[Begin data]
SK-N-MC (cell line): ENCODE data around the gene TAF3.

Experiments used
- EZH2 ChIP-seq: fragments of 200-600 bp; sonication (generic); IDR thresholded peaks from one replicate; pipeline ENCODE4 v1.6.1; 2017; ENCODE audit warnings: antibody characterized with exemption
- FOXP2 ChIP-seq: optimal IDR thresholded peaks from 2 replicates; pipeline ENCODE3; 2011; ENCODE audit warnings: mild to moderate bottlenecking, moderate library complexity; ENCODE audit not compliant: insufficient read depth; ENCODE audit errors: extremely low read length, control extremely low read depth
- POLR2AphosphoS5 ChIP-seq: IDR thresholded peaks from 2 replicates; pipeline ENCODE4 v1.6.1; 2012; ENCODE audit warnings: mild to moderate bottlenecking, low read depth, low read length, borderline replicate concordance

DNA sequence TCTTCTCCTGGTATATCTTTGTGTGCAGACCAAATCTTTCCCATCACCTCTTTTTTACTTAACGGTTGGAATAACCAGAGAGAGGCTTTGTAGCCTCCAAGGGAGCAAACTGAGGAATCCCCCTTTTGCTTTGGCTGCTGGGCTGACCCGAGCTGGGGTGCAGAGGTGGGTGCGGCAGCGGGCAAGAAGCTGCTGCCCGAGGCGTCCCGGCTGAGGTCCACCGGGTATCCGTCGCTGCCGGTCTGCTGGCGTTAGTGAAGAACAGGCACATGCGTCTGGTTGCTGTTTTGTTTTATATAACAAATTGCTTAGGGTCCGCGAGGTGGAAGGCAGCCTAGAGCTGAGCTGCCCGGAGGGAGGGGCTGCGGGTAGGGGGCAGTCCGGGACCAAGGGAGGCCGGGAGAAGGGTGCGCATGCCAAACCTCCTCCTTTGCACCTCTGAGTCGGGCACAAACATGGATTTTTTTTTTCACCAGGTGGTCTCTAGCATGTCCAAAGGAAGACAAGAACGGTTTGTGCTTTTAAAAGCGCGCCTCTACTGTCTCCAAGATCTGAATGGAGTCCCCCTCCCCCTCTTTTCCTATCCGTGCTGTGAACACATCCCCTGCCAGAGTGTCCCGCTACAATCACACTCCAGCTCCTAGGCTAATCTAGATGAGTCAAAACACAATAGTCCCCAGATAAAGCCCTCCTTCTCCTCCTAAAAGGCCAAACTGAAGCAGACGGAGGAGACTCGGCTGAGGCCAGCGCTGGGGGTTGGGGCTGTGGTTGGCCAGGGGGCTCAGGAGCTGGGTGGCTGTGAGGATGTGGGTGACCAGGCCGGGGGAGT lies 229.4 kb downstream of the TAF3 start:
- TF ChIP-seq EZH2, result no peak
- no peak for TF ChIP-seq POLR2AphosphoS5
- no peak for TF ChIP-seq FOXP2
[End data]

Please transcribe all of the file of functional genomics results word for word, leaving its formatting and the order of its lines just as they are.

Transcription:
SK-N-MC (cell line): ENCODE data around the gene TAF3.

Experiments used
- EZH2 ChIP-seq: fragments of 200-600 bp; sonication (generic); IDR thresholded peaks from one replicate; pipeline ENCODE4 v1.6.1; 2017; ENCODE audit warnings: antibody characterized with exemption
- FOXP2 ChIP-seq: optimal IDR thresholded peaks from 2 replicates; pipeline ENCODE3; 2011; ENCODE audit warnings: mild to moderate bottlenecking, moderate library complexity; ENCODE audit not compliant: insufficient read depth; ENCODE audit errors: extremely low read length, control extremely low read depth
- POLR2AphosphoS5 ChIP-seq: IDR thresholded peaks from 2 replicates; pipeline ENCODE4 v1.6.1; 2012; ENCODE audit warnings: mild to moderate bottlenecking, low read depth, low read length, borderline replicate concordance

DNA sequence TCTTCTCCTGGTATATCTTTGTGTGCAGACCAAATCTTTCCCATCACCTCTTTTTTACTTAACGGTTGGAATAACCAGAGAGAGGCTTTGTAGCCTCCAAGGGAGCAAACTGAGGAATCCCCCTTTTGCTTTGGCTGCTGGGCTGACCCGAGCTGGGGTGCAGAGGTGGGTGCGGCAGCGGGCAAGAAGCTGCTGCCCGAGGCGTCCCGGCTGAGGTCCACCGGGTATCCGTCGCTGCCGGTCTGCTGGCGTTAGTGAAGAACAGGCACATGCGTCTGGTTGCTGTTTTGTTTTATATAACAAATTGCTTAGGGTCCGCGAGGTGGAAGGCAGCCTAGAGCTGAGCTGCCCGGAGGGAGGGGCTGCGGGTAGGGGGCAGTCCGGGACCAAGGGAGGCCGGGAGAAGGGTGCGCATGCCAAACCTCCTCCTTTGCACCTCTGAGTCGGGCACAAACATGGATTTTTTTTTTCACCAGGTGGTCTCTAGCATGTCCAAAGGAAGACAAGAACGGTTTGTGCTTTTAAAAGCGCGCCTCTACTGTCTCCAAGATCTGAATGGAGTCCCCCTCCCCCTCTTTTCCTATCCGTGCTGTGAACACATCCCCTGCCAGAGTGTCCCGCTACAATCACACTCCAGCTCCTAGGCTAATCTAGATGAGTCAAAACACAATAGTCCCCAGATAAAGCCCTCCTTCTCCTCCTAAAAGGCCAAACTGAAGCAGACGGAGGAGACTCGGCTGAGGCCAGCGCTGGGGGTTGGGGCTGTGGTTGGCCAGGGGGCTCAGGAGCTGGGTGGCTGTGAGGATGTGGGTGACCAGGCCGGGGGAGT lies 229.4 kb downstream of the TAF3 start:
- TF ChIP-seq EZH2, result no peak
- no peak for TF ChIP-seq POLR2AphosphoS5
- no peak for TF ChIP-seq FOXP2